### Video Transcript

In this video, we’re gonna look at a puzzle based on a visit to your granny’s house.

One day you decide to go and visit granny. There’s a straight flat path from your home front door to granny’s front door. And you walk to a house without stopping along the way. After you arrive, you have a lovely time. You have a great chat. She gives you some of her tasty chocolate cake. You help her to edit some photos on her computer. And then all too soon, it’s time to go home. As you’re setting off home, she says, “How many times faster than your average speed on the way here will your average speed on the way home need to be in order for your overall average traveling speed to be twice your average speed on the way here?”

So, let’s say we walk to granny’s house really slowly. If you run home really fast, then your average speed for the whole journey there and back will be greater than just the average speed from home to granny’s. It took less time than it would have done if you just walked there and back. So, your average speed for both journeys together is faster than the average speed for just the first journey to granny’s when you walked really slowly.

But exactly, how many times faster do you have to travel on the way home in order to make the overall average twice as fast as the average speed on the way there? Why not pause the video now and have a think about this problem and try to come up with an answer yourself? Then, we can go through some thoughts and ideas about how to approach it together. Okay, then, let’s think about this.

First of all, I should say that this is a math puzzle. So, we do need to recognize that we’re in math world and granny’s do say that kind of thing, and it doesn’t seem at all weird. Next, it’s probably worth adding a few clarifying details about the problem. The path between your house and granny’s is straight, horizontal, remains at a fixed length throughout the problem, and has a finite length greater than zero. The length isn’t zero. Granny doesn’t live at your house. And the path isn’t infinite in length; it’s not a trick question.

Now, it’s often easier to start by thinking about a specific case with actual numbers to help you collect your thoughts. In fact, it’s great to start with the easiest numbers you can to help you work things out. If we walk to granny’s at an average speed of one kilometer an hour, then we want the overall average speed there and back to be two kilometers an hour. It’s tempting to think that because we’re traveling the same distance along the same path each way, then we’d need to travel at three kilometers an hour on the way back. The average of one and three is one plus three over two, which is four over two, which is two.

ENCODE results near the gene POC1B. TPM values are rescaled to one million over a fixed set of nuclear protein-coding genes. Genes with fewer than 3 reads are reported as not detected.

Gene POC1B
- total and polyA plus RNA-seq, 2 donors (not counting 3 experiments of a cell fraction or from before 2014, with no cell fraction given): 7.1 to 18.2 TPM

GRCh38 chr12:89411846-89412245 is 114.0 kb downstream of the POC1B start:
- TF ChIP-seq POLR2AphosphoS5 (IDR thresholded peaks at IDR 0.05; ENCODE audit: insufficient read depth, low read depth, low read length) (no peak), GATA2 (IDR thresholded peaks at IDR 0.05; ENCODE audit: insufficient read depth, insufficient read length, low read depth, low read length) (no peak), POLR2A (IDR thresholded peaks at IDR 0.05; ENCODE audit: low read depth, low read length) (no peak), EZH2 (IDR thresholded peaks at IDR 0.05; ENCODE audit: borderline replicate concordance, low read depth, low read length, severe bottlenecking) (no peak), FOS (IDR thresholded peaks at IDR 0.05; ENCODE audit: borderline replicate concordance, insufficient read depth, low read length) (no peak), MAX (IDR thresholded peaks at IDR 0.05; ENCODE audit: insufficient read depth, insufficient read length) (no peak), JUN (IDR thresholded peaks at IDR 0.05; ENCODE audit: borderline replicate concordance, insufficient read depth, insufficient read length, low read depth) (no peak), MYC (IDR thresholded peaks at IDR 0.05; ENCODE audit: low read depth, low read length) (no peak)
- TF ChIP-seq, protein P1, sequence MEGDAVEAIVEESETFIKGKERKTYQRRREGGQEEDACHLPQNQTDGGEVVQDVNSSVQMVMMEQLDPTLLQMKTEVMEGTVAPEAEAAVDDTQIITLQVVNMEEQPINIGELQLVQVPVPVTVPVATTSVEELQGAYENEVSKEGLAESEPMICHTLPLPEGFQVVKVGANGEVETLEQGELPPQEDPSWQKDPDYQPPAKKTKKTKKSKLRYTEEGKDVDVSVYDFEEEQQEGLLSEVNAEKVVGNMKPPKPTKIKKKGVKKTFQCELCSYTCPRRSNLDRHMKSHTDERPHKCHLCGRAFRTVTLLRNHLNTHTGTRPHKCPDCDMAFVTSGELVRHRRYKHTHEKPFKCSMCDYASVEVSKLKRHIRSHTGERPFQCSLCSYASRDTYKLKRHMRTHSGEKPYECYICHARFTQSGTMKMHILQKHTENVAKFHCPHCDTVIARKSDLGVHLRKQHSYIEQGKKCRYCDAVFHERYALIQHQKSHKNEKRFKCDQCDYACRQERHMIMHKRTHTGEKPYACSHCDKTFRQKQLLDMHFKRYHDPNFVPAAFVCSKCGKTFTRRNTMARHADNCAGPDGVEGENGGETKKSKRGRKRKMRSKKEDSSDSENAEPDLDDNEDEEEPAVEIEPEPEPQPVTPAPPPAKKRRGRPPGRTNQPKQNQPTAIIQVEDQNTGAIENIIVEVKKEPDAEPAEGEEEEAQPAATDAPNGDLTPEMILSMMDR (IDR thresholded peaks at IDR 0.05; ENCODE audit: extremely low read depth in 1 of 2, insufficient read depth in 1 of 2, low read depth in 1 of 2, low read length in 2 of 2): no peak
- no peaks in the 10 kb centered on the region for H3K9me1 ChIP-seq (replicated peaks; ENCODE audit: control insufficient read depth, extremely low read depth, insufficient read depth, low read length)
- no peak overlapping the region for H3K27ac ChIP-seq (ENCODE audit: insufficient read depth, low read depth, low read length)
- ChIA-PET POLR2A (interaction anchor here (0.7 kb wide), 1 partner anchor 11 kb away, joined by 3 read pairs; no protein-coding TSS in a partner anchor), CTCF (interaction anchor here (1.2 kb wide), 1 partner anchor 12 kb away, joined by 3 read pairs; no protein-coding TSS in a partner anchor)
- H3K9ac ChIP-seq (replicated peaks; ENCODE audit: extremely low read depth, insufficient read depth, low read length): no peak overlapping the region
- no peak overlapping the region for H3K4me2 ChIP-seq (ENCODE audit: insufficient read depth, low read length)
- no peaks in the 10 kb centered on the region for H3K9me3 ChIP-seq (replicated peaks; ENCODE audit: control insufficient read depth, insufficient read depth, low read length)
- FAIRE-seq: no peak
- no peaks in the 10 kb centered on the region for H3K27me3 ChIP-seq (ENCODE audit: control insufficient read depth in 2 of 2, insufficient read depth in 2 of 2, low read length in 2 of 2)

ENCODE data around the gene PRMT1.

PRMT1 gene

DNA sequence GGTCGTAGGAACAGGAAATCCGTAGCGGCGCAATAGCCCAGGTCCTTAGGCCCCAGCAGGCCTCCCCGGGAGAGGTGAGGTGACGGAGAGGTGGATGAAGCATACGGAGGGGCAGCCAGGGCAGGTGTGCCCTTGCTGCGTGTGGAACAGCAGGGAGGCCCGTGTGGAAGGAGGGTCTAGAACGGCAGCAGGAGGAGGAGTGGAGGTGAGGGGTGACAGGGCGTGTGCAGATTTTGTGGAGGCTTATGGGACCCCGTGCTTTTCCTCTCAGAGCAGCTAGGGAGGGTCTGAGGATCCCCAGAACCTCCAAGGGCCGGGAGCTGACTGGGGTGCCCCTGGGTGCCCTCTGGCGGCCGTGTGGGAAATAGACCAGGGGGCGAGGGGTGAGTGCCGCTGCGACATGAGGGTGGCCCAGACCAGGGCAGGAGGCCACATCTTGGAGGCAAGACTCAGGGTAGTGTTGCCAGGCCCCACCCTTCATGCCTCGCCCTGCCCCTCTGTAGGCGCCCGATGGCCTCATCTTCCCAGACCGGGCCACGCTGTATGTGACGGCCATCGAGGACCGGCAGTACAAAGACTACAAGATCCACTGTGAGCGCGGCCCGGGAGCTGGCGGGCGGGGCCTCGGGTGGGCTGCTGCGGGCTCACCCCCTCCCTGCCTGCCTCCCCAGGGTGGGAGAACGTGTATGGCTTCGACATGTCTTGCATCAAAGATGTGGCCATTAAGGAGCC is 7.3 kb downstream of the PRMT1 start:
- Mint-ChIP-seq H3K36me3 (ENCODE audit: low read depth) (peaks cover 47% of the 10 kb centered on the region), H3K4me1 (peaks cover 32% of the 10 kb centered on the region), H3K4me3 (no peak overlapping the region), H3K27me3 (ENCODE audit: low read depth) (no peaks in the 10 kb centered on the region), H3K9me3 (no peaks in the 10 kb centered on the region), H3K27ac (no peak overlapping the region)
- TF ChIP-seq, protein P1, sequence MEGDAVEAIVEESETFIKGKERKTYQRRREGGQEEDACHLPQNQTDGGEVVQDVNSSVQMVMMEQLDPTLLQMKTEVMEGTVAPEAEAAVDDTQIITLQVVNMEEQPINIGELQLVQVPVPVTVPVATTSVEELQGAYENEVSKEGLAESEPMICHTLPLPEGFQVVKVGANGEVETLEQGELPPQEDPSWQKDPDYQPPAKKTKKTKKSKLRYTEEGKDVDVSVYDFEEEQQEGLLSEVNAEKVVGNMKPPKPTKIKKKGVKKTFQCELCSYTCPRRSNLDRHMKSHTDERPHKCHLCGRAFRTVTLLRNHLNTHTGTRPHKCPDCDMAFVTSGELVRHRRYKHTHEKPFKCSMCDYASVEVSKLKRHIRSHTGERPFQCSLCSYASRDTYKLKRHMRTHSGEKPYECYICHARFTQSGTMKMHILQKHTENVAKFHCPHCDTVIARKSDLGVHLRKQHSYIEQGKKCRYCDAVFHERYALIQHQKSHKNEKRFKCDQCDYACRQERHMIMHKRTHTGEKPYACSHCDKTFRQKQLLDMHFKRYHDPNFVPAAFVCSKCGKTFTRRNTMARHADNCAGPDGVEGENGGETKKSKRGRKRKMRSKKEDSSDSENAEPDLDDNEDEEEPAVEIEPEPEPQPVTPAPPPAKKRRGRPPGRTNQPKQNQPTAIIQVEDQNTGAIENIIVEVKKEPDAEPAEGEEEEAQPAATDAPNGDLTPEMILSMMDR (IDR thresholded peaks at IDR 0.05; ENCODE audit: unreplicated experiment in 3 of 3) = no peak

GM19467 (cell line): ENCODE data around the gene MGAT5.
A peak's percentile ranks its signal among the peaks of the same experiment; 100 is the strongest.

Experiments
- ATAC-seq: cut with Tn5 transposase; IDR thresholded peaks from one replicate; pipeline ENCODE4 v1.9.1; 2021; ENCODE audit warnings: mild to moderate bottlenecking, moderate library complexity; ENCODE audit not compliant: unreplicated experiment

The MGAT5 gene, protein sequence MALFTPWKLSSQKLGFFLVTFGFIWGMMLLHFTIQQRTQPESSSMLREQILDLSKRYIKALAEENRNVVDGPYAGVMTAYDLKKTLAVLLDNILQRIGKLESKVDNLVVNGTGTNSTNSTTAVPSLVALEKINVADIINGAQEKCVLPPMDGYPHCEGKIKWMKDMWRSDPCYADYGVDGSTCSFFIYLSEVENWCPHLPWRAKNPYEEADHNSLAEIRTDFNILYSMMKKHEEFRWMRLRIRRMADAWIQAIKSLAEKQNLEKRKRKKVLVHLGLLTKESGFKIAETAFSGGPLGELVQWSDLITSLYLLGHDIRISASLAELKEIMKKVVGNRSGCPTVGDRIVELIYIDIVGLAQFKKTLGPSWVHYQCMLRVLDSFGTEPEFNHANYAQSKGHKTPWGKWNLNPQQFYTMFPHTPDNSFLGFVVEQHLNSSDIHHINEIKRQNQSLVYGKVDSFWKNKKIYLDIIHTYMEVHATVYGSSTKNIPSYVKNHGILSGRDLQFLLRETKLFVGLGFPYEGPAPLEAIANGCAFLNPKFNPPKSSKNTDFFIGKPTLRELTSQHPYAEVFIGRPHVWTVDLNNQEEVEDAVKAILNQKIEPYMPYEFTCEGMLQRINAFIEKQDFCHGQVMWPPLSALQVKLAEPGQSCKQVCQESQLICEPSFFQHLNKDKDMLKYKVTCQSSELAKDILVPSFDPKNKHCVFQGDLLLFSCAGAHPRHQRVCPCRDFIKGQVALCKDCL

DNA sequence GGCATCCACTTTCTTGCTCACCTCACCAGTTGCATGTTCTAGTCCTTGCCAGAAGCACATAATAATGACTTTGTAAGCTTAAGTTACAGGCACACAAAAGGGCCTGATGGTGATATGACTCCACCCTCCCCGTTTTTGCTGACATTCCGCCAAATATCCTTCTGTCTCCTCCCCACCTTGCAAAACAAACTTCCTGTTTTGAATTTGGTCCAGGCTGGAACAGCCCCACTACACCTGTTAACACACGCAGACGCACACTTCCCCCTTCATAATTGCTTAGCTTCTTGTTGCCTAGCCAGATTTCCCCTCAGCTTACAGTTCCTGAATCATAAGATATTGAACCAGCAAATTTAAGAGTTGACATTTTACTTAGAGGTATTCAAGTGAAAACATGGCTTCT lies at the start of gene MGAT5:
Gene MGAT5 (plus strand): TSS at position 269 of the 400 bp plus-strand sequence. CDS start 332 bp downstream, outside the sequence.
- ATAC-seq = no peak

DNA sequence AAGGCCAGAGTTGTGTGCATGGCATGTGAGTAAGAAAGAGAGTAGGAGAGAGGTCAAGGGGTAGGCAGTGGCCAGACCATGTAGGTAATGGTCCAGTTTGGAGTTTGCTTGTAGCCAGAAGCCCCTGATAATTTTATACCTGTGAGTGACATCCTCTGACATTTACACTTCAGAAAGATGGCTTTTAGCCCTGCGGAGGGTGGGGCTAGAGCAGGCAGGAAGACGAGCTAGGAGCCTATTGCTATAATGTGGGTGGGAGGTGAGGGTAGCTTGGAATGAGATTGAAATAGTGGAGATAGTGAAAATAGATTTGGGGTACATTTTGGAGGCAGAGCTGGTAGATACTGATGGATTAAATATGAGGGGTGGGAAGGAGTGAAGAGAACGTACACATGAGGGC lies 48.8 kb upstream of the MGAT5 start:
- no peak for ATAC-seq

But wait! The average speed is the total distance traveled divided by the total time taken. Let’s say that the houses are six kilometers apart. That means that the total distance there and back is two times six. That’s 12 kilometers. The journey there at one kilometer an hour takes six hours. Every one hour, you travel one kilometer, so it takes six hours to travel six kilometers. The journey back at three kilometers an hour takes two hours. Every one hour, you travel three kilometers. So, it takes two lots of one hour to travel two lots of three kilometers. That’s six kilometers.

In total, you’ve traveled 12 kilometers in six hours plus two hours. That’s eight hours. This means your average speed there and back is 12 divided by eight. That’s one and a half kilometers an hour. One and a half kilometers an hour isn’t twice as fast as one kilometer an hour; it’s only one and a half times as fast. We’re gonna have to look at this another way. Now, we thought about it using actual numbers. Let’s bring in some algebra as well and consider a general solution to the problem.

Let’s say that the houses are at distance of 𝑑 kilometers apart and you travel at an average speed of 𝑎 kilometers an hour when walking to granny’s. And let’s also say that your average speed on the way home is 𝑏 kilometers an hour. Right, we know that speed is the distance traveled divided by the time taken. We can rearrange this equation to get an expression for time. Time equals distance over speed. We can use this formula to work out the time taken to get to granny’s and the time taken to get back home. Then, we can add those times together to find the total time taken there and back.

Going to granny’s, we traveled 𝑑 kilometers at a speed of 𝑎 kilometers an hour. So, it takes 𝑑 over 𝑎 hours. Coming home, we again traveled 𝑑 kilometers, but this time at a speed of 𝑏 kilometers an hour. So that takes 𝑑 over 𝑏 hours. The total time taken then is 𝑑 over 𝑎 plus 𝑑 over 𝑏 hours. By multiplying each term in that expression by one, we’ve still got the same total time. Multiplying something by one doesn’t change its magnitude. The version of one that we’re gonna multiply the first term by is 𝑏 over 𝑏 and the version of one that we’re going to multiply the second term by is 𝑎 over 𝑎.